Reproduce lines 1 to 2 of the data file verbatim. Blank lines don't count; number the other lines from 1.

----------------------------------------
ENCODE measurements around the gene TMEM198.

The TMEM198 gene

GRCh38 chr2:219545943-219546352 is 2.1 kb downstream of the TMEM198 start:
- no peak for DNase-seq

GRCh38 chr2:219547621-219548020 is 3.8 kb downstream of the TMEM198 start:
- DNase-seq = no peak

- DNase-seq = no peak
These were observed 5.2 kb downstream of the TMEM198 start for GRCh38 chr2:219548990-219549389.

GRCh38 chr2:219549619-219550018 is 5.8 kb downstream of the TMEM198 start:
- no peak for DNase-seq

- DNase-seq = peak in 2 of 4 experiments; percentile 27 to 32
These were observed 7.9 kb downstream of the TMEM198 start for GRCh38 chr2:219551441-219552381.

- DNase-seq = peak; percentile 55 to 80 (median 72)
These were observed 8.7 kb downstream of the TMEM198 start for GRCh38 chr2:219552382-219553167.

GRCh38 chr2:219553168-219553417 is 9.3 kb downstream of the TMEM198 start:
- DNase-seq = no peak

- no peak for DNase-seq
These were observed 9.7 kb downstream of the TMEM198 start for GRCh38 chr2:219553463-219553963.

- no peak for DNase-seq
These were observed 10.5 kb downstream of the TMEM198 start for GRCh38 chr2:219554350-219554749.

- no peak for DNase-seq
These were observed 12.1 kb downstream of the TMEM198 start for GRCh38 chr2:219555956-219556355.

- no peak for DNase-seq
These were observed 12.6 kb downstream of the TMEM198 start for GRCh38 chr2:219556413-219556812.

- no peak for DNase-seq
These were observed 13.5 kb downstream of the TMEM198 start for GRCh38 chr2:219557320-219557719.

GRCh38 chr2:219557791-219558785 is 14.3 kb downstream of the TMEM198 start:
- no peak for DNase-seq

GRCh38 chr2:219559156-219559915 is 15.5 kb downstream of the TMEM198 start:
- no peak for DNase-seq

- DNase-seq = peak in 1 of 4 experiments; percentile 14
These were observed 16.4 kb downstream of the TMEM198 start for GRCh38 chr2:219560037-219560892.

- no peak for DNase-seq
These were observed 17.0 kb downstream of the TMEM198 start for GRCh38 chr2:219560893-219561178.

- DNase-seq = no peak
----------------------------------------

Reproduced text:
ENCODE measurements around the gene TMEM198.

The TMEM198 gene